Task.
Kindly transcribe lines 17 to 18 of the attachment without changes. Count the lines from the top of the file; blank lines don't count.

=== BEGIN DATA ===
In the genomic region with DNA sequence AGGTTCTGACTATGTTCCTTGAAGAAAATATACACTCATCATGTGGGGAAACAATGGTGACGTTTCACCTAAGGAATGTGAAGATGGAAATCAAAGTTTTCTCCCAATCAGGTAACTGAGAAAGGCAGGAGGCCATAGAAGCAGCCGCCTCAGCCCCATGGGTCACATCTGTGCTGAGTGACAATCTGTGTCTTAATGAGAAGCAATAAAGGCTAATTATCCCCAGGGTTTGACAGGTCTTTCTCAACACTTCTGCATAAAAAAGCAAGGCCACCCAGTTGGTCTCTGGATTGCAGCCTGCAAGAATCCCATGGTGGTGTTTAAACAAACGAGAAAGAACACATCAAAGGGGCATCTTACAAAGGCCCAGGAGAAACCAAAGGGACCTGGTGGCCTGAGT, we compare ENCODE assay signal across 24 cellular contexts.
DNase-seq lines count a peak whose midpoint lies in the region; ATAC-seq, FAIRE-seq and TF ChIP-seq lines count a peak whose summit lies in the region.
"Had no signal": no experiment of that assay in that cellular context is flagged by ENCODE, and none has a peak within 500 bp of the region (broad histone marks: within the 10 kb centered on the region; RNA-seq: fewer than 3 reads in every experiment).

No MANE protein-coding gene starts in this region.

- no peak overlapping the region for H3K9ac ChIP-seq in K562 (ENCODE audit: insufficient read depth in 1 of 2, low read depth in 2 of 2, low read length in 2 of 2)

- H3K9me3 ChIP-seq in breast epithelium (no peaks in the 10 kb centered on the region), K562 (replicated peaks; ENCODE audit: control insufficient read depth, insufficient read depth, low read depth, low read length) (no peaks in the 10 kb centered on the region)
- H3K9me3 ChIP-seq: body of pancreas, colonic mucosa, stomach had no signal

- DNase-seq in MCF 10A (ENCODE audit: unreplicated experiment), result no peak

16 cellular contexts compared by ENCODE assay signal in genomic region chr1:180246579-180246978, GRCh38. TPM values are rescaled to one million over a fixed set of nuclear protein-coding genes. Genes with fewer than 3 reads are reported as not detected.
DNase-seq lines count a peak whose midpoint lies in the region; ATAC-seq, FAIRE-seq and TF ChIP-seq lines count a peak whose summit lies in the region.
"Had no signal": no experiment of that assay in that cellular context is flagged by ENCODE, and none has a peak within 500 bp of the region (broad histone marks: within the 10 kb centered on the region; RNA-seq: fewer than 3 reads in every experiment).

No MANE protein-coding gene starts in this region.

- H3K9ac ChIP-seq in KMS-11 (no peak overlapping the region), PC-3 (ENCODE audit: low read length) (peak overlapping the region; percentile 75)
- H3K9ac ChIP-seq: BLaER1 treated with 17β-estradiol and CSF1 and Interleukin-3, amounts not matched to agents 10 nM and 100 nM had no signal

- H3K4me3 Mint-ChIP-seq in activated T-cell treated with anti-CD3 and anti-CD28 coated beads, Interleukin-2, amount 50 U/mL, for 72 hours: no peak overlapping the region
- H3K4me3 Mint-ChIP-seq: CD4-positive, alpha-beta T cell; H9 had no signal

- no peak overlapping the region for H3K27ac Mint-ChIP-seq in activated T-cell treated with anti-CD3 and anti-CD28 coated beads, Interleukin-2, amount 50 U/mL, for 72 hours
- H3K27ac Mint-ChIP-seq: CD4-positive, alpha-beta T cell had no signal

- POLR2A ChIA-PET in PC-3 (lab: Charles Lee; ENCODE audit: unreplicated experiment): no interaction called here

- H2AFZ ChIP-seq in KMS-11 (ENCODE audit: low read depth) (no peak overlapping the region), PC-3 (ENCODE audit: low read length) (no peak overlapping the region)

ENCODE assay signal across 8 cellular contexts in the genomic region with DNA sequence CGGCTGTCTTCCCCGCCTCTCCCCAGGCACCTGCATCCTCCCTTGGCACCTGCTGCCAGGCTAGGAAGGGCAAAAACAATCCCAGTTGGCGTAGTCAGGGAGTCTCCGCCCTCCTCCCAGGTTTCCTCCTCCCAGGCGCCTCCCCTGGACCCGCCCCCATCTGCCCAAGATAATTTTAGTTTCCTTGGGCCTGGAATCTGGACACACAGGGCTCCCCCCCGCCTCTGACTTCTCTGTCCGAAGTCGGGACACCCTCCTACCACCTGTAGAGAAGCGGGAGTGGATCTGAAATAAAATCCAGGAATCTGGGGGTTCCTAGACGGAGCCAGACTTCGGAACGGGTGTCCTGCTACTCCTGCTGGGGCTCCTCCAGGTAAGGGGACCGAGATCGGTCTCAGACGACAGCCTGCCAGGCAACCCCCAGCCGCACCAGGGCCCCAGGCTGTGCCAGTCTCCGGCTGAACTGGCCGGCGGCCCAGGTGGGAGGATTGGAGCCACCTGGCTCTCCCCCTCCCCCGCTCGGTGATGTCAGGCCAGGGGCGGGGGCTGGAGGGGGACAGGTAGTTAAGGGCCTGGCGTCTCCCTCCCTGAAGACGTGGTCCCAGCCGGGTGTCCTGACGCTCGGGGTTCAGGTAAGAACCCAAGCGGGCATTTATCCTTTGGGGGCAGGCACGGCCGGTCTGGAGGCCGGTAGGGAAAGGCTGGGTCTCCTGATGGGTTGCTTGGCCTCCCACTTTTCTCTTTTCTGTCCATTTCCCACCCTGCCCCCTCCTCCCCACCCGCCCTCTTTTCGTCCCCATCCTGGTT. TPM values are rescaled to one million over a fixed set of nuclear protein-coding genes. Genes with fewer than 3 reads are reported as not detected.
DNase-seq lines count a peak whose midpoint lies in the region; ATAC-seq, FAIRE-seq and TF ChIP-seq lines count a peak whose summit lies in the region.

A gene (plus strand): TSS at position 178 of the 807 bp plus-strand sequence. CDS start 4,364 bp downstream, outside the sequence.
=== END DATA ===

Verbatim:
- no peak overlapping the region for H3K27ac Mint-ChIP-seq in activated T-cell treated with anti-CD3 and anti-CD28 coated beads, Interleukin-2, amount 50 U/mL, for 72 hours
- H3K27ac Mint-ChIP-seq: CD4-positive, alpha-beta T cell had no signal